Do you just plunge in, or do you put a toe in the water and estimate how cold it is and whether you need to proceed with caution?
Dan has gone into "tick over" mode, and I am rapidly reverting to "bring it on" mode.
He is trying his best to be solicitous to my needs, without mentioning the spanking 'word', and I am seething, champing at the bit, and feeling out of sorts with the world.
Every time I read a post about someone else's delicious spanking, I froth at the mouth!
Yet I have become too much of a coward to say anything to him. I just can't bring myself to ask.
Because I know exactly what will happen. That bloody "little nipper" will come out and I am not sure I will be able to cope with it. Almost sooner the bath brush. At least that is solid and thuddy. But that thin olive wood spatula literally burns. I hate it with all my might. When the last one split down the middle, I was delighted. I thought "Ha! That's the end of that!" But then he bought this new one in Rhodes and believe me, they know how to make spatulas over there. There is no way this one is going to break in a hurry. My bottom is wincing just thinking about it.
But do I need to be spanked?
Should I lie?
I need to be spanked for so many reasons.
Not just because I am beginning to act in a disrespectful manner, but because I need to feel he cares enough to pick up an implement and lambast me with it. I need to know he cares enough to want to renew the connection. I need to know he cares enough to put aside his concerns for my physical welfare, and attend to my mental welfare. I need to know that he has the courage of "my convictions".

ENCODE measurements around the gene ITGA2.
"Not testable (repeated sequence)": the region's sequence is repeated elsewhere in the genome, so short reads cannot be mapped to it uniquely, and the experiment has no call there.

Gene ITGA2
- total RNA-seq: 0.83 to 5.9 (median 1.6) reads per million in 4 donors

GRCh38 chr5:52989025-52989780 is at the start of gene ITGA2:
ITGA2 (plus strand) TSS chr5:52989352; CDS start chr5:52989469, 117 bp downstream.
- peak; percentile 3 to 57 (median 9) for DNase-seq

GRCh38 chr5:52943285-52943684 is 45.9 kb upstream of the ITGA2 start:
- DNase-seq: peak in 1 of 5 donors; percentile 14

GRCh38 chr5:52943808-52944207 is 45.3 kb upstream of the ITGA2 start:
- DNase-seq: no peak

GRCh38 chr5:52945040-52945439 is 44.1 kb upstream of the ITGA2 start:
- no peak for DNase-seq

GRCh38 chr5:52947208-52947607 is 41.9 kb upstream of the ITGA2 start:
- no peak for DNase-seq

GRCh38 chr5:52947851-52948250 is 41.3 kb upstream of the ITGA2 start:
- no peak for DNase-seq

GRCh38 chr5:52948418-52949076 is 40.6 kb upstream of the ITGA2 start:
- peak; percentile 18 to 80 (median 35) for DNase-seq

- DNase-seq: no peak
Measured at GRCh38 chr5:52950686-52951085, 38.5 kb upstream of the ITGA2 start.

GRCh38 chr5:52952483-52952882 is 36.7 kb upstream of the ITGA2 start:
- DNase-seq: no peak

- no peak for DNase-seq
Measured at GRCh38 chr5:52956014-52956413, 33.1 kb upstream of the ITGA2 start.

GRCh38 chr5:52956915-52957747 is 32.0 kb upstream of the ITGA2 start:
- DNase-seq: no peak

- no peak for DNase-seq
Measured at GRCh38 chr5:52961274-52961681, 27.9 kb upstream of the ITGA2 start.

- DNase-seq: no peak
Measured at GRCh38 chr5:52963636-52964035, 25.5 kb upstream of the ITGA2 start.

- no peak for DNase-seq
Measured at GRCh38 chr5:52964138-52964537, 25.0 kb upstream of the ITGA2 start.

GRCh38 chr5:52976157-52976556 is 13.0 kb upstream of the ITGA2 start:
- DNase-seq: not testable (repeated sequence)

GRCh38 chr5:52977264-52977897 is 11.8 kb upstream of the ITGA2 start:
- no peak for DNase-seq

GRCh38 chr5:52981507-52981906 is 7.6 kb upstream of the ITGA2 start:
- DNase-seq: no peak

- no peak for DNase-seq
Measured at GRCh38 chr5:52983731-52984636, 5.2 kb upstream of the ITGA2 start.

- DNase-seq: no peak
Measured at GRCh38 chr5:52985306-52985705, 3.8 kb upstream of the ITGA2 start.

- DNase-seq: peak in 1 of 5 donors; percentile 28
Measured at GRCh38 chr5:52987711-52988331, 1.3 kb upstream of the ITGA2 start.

But I am still scared.
As much as I love to be spanked, I hate the pain of it as it is happening. Especially that moment when you feel frantic because you think they are never going to stop. They have you anchored down with a leg over your legs, and they have a hand on your back keeping you in place so that you are unable to 'swim' forwards.
How is it that I enjoy 'sexy' spankings so much that I nearly orgasm at the thought, yet I am so afraid of the 'real' ones?
How can a break of a few weeks feel like the road has disappeared in front, and I am hanging on by my fingernails and not even wanting to turn my head to see if there could be a wonderful restaurant mascarading as a 'down at heel joint' under that brightly lit neon sign, just a little way further on?
I am scared that even if I take a chance and walk in the door of that restaurant, I won't like the menu, and that the dish I choose will give me heartburn.